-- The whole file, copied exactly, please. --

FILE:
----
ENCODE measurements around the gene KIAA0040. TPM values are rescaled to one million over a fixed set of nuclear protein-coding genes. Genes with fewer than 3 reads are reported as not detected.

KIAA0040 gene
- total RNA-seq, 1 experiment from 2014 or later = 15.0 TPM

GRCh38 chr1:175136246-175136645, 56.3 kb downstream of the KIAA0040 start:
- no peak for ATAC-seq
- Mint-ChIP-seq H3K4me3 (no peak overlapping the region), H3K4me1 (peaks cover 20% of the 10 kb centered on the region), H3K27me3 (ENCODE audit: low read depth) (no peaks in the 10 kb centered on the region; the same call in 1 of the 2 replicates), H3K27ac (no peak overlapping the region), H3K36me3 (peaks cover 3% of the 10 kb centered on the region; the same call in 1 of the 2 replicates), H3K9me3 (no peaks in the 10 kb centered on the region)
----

ENCODE measurements around the gene KIAA0040. TPM values are rescaled to one million over a fixed set of nuclear protein-coding genes. Genes with fewer than 3 reads are reported as not detected.

KIAA0040 gene
- total RNA-seq, 1 experiment from 2014 or later = 15.0 TPM

GRCh38 chr1:175136246-175136645, 56.3 kb downstream of the KIAA0040 start:
- no peak for ATAC-seq
- Mint-ChIP-seq H3K4me3 (no peak overlapping the region), H3K4me1 (peaks cover 20% of the 10 kb centered on the region), H3K27me3 (ENCODE audit: low read depth) (no peaks in the 10 kb centered on the region; the same call in 1 of the 2 replicates), H3K27ac (no peak overlapping the region), H3K36me3 (peaks cover 3% of the 10 kb centered on the region; the same call in 1 of the 2 replicates), H3K9me3 (no peaks in the 10 kb centered on the region)